Ronald Reagan's Daughter Recounts Her Own Sexual Assault — And Sides with Christine Blasey Ford

Patti Davis says she was sexually assaulted by a prominent music executive.

Photo Credit: By Volteurismo (Own work), via Wikimedia Commons

Patti Davis, Ronald and Nancy Reagan’s daughter, has written an op-ed for The Washington Post in which she recounts being sexually assaulted in the office of a prominent music executive four decades ago.

An aspiring songwriter at the time, she was hoping to get her songs in the hands of some of the executive’s clients.

Instead, she was sexually assaulted in the executive’s office, on his leather couch.

While she remembers the details of the assault itself — those events are “indelible,” she notes — many of the other particulars have become a blur:

I don’t remember what month it was. I don’t remember whether his assistant was still there when I arrived. I don’t remember whether we said anything to each other when I left his office.

I never told anyone for decades — not a friend, not a boyfriend, not a therapist, not my husband when I got married years later.

It doesn’t surprise me one bit that for more than 30 years, Christine Blasey Ford didn’t talk about the assault she remembers, the one she accuses Supreme Court nominee Brett M. Kavanaugh of committing.

It’s important to understand how memory works in a traumatic event. Ford has been criticized for the things she doesn’t remember, like the address where she says the assault happened, or the time of year, or whose house it was. But her memory of the attack itself is vivid and detailed. … That’s what happens: Your memory snaps photos of the details that will haunt you forever, that will change your life and live under your skin. It blacks out other parts of the story that really don’t matter much.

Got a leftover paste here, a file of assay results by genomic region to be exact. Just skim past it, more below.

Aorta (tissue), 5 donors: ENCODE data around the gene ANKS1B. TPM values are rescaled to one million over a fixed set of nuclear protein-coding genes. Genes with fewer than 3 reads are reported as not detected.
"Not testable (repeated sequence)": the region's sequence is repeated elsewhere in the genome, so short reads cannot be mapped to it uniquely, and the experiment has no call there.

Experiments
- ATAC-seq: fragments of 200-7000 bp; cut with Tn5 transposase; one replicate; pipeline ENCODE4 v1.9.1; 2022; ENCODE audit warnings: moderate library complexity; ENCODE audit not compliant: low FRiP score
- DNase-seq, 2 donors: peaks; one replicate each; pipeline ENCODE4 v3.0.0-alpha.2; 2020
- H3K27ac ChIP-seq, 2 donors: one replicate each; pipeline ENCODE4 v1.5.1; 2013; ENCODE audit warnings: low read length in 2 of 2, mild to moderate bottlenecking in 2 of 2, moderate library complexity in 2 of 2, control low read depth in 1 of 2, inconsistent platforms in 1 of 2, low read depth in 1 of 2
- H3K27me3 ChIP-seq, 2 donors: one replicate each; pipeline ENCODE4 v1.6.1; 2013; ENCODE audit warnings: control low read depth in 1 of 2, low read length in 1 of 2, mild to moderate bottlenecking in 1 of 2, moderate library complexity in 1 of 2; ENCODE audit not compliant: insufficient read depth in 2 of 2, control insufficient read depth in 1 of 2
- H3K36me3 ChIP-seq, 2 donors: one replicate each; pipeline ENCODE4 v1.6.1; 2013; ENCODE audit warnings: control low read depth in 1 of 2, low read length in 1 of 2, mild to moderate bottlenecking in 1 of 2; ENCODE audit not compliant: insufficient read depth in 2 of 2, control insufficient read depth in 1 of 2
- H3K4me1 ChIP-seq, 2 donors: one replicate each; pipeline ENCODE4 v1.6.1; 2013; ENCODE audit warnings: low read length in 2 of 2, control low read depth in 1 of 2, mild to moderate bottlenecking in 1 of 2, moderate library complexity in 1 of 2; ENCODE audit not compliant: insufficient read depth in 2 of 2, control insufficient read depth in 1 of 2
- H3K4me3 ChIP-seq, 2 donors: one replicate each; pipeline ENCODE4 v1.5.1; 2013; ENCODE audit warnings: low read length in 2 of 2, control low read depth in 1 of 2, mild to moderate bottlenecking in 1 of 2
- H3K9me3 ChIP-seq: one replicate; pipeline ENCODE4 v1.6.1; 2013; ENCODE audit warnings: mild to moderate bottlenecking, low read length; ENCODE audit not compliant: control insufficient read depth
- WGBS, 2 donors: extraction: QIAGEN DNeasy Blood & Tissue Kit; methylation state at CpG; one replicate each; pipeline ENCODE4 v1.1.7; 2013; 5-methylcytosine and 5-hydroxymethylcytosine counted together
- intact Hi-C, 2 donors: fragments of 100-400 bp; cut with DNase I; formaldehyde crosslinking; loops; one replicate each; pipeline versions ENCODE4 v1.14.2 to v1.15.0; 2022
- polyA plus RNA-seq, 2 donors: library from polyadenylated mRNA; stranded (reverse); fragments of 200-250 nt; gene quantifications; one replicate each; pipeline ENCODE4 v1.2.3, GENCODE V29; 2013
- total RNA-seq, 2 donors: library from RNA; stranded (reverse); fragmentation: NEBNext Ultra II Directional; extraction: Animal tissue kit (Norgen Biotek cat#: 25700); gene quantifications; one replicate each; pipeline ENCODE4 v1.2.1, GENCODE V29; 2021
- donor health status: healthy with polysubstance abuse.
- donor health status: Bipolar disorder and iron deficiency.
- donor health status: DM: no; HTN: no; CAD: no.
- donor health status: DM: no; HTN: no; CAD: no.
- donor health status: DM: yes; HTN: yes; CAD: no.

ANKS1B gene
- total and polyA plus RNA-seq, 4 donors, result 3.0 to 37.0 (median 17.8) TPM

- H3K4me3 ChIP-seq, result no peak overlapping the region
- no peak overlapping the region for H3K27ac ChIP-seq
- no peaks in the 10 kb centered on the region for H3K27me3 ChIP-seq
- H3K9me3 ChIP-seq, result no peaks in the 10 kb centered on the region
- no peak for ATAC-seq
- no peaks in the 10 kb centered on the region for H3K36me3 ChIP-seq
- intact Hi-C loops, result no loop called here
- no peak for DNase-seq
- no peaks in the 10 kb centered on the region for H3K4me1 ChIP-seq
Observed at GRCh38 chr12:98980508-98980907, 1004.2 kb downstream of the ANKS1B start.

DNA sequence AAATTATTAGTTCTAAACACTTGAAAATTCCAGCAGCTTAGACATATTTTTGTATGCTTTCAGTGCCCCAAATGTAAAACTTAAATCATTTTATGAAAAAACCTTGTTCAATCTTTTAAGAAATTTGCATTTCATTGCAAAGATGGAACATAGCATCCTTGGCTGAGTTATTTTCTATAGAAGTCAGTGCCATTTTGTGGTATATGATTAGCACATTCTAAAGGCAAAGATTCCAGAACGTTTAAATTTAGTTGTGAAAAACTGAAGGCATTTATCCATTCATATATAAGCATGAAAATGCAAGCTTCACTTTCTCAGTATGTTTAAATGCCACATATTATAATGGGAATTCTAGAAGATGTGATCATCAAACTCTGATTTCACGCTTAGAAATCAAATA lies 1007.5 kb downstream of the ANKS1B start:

Davis notes that, given sexual assault victims’ tendency to forget some of the ancillary details of such traumatic events, ordering an FBI investigation is the very least Senate Republicans can do:

Ford wants the FBI to investigate so that some of the details she doesn’t remember can be established. It’s a brave request. Perhaps the aging men who are poised to interrogate her, unless they hide behind surrogates, should pause for a moment and think about the courage it takes for a woman to say: Here is my memory. It has haunted me for decades. It changed my life. You need to know about it now because of what is at stake for this country.

Requesting an investigation into the incident isn’t a big ask. Unless they just want her to go away. Which is, by the way, one reason that women are scared to speak up.

No doubt Davis isn’t the only woman who’s noticed the lengths to which a cabal of aging white men, who are inexplicably living a Mad Men life during a #MeToo moment, are going to humiliate, marginalize, and outright dismiss Dr. Ford. But we need more of these voices during next week’s hearing — not just those of the accuser and the accused. Isn’t the fate of the Supreme Court and the country itself at least that important?

Why did Dr. Ford wait so long to come forward? Why is she afraid of getting grilled in front of TV cameras, even though she’s almost certainly telling the truth?

Davis can tell you. As can millions of other women who have had eerily similar experiences.

But Donald Trump, Mitch McConnell, Orrin Hatch, et al., simply don’t want to hear it. I wonder why.

 

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